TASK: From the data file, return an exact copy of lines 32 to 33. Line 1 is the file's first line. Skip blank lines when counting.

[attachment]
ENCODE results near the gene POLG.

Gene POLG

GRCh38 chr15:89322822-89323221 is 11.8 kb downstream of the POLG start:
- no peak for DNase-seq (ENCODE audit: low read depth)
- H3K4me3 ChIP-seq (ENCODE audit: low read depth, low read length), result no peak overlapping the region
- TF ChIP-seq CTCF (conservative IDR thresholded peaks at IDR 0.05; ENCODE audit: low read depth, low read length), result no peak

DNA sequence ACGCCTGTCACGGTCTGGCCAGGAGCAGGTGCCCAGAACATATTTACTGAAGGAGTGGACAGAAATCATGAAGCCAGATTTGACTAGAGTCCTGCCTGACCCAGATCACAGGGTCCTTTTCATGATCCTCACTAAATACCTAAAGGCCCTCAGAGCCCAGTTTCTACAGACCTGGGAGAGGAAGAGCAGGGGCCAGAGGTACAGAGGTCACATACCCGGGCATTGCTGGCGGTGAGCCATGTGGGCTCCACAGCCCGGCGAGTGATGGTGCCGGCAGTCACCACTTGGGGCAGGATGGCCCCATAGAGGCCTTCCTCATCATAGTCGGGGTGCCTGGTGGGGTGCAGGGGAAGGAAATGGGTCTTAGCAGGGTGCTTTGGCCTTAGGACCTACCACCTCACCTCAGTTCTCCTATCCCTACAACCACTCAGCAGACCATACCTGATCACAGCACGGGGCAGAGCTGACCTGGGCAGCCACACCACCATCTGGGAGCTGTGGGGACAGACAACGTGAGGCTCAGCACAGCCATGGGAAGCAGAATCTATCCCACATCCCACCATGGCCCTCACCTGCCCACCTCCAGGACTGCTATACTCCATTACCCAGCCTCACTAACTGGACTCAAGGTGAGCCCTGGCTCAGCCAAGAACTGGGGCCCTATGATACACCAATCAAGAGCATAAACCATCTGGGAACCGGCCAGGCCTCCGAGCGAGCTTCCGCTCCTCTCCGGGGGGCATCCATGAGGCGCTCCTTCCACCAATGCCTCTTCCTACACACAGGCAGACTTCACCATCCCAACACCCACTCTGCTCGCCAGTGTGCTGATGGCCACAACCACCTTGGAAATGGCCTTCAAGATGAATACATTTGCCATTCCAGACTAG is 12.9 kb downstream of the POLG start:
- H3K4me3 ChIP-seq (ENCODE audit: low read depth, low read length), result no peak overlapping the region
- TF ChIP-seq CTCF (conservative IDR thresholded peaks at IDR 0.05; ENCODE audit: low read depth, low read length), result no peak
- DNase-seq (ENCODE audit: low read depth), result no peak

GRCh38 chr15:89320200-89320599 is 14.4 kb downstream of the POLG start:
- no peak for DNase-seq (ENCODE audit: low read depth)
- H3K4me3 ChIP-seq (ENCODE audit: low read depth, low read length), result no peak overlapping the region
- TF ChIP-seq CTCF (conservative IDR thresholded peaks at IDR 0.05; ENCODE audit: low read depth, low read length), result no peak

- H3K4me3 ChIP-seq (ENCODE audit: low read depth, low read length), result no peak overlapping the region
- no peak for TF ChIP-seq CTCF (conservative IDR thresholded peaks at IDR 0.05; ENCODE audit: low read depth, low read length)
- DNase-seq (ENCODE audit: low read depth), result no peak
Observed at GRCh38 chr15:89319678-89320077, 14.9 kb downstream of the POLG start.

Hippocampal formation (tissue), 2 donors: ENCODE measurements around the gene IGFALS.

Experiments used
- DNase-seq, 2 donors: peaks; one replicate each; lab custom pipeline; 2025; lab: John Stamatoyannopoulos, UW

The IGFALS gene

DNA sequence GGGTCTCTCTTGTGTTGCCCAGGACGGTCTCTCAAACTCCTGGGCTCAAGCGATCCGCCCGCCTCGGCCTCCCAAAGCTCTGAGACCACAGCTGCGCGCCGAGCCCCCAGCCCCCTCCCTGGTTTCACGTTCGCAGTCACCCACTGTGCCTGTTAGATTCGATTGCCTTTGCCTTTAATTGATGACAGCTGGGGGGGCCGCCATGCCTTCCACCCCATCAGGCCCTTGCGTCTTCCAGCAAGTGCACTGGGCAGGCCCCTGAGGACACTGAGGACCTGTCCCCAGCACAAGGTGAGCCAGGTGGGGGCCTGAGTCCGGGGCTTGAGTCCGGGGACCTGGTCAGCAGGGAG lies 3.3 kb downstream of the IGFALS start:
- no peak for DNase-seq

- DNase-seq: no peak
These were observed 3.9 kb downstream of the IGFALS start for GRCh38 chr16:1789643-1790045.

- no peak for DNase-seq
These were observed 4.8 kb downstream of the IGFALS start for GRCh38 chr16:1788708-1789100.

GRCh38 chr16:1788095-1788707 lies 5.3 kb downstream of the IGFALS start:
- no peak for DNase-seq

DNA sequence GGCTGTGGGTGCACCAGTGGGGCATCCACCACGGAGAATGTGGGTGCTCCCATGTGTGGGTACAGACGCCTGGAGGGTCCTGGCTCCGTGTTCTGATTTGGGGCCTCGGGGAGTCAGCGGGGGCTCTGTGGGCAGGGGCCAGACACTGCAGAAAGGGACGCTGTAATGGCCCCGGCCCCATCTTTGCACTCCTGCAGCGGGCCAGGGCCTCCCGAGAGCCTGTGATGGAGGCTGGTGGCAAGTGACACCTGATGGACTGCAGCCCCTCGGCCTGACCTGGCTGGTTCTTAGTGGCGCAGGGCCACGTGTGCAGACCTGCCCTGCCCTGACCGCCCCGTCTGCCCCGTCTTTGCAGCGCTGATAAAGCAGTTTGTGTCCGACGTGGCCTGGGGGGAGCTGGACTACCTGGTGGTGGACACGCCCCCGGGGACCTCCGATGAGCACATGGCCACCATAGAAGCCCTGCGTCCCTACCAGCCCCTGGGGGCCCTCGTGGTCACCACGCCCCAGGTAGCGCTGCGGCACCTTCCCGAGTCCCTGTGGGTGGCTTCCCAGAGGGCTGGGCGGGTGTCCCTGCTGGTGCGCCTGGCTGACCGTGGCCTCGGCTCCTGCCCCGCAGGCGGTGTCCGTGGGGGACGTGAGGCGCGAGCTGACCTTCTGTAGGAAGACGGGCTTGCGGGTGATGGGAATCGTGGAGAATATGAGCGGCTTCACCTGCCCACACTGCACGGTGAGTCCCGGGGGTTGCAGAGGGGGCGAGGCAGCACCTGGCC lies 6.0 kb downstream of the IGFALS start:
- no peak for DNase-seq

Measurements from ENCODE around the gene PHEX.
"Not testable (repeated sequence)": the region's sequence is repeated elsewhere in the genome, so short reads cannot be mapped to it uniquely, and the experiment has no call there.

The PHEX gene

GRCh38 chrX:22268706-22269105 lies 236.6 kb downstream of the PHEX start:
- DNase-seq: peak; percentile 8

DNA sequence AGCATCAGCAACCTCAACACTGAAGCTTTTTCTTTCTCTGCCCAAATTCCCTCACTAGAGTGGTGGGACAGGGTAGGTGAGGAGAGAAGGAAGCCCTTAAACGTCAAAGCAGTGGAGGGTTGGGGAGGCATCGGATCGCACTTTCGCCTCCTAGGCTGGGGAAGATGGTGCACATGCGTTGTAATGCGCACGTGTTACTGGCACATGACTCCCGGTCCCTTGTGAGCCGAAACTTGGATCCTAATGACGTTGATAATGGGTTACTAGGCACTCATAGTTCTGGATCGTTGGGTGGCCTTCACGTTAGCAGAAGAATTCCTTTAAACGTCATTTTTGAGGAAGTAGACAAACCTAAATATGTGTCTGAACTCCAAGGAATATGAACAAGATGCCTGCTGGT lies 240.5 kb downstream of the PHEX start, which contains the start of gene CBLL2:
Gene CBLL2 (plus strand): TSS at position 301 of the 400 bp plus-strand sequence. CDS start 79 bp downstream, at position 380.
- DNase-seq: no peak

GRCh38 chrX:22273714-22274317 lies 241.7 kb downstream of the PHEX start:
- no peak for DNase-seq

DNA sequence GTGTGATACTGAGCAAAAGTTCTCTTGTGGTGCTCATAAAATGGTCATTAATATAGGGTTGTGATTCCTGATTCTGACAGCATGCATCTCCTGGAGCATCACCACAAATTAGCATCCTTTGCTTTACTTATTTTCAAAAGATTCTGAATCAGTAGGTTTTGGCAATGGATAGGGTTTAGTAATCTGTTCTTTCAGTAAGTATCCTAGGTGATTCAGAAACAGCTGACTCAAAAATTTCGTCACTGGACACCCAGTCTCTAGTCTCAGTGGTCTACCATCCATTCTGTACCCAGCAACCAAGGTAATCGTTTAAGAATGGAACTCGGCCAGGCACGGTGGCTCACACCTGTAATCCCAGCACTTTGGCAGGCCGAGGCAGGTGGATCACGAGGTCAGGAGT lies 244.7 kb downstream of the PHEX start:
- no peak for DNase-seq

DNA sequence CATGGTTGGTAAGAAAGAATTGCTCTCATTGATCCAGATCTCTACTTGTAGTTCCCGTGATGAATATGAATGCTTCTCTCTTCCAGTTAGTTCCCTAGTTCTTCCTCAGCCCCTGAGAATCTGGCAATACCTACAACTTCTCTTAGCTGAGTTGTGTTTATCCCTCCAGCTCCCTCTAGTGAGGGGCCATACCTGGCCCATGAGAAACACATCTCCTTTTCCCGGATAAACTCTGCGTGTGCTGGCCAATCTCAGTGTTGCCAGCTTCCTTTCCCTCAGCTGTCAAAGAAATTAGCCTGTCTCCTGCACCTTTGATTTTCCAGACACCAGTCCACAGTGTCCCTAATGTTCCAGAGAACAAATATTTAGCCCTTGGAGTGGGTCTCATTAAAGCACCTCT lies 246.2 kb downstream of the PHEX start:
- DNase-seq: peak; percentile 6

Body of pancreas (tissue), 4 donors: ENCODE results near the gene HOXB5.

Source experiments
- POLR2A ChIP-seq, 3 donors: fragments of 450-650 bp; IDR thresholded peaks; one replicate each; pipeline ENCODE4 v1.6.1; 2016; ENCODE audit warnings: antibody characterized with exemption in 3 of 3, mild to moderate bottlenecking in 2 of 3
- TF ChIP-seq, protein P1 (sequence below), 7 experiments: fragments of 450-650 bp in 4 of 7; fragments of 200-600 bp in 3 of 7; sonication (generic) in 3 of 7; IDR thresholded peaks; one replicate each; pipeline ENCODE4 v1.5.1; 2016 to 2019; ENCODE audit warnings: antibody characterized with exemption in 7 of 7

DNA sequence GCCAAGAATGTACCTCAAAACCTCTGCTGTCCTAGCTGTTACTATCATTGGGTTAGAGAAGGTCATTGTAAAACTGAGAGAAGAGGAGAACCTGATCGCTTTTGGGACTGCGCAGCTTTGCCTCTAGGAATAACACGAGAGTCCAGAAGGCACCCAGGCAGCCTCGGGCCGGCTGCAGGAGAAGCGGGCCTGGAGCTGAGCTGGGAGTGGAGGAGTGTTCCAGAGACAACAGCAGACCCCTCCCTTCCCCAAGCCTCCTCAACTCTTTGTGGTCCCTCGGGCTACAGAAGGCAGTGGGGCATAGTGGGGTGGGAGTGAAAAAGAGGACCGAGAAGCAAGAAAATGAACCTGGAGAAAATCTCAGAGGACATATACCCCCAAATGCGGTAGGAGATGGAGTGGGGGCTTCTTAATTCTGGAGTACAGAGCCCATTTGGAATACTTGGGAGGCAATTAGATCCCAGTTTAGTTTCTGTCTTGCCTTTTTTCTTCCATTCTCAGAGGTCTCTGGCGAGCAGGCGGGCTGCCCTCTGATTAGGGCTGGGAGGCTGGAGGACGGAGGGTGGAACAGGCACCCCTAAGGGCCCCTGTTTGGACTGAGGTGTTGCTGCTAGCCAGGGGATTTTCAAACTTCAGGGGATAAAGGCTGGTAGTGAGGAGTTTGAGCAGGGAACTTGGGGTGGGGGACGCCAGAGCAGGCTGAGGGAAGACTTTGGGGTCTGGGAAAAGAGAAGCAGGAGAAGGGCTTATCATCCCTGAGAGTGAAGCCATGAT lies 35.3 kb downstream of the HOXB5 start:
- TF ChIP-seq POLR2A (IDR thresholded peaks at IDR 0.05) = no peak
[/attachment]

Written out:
- no peak for DNase-seq

Measurements from ENCODE around the gene PHEX.